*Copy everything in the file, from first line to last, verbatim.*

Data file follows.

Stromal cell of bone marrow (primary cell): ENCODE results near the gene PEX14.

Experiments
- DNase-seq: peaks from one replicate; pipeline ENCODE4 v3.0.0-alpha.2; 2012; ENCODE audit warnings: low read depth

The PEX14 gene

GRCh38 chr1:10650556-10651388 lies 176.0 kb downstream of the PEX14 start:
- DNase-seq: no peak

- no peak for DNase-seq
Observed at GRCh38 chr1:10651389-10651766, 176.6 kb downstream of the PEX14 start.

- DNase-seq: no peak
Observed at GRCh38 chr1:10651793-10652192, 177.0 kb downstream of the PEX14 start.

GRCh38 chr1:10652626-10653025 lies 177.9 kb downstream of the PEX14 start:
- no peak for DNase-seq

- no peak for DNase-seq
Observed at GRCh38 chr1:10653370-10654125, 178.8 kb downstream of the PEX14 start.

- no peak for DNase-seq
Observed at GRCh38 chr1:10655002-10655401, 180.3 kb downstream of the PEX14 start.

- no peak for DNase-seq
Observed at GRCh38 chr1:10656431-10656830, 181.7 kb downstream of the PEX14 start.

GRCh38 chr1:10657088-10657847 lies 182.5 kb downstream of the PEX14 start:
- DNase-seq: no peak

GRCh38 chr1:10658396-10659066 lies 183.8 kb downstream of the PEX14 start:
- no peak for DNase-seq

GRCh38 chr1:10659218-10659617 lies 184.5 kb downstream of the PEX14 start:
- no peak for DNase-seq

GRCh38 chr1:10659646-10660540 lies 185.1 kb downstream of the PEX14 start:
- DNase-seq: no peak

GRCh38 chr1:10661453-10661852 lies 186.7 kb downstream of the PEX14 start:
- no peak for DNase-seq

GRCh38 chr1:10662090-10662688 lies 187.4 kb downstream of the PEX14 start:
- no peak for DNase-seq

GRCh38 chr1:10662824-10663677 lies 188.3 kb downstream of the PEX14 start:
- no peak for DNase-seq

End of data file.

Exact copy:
Stromal cell of bone marrow (primary cell): ENCODE results near the gene PEX14.

Experiments
- DNase-seq: peaks from one replicate; pipeline ENCODE4 v3.0.0-alpha.2; 2012; ENCODE audit warnings: low read depth

The PEX14 gene

GRCh38 chr1:10650556-10651388 lies 176.0 kb downstream of the PEX14 start:
- DNase-seq: no peak

- no peak for DNase-seq
Observed at GRCh38 chr1:10651389-10651766, 176.6 kb downstream of the PEX14 start.

- DNase-seq: no peak
Observed at GRCh38 chr1:10651793-10652192, 177.0 kb downstream of the PEX14 start.

GRCh38 chr1:10652626-10653025 lies 177.9 kb downstream of the PEX14 start:
- no peak for DNase-seq

- no peak for DNase-seq
Observed at GRCh38 chr1:10653370-10654125, 178.8 kb downstream of the PEX14 start.

- no peak for DNase-seq
Observed at GRCh38 chr1:10655002-10655401, 180.3 kb downstream of the PEX14 start.

- no peak for DNase-seq
Observed at GRCh38 chr1:10656431-10656830, 181.7 kb downstream of the PEX14 start.

GRCh38 chr1:10657088-10657847 lies 182.5 kb downstream of the PEX14 start:
- DNase-seq: no peak

GRCh38 chr1:10658396-10659066 lies 183.8 kb downstream of the PEX14 start:
- no peak for DNase-seq

GRCh38 chr1:10659218-10659617 lies 184.5 kb downstream of the PEX14 start:
- no peak for DNase-seq

GRCh38 chr1:10659646-10660540 lies 185.1 kb downstream of the PEX14 start:
- DNase-seq: no peak

GRCh38 chr1:10661453-10661852 lies 186.7 kb downstream of the PEX14 start:
- no peak for DNase-seq

GRCh38 chr1:10662090-10662688 lies 187.4 kb downstream of the PEX14 start:
- no peak for DNase-seq

GRCh38 chr1:10662824-10663677 lies 188.3 kb downstream of the PEX14 start:
- no peak for DNase-seq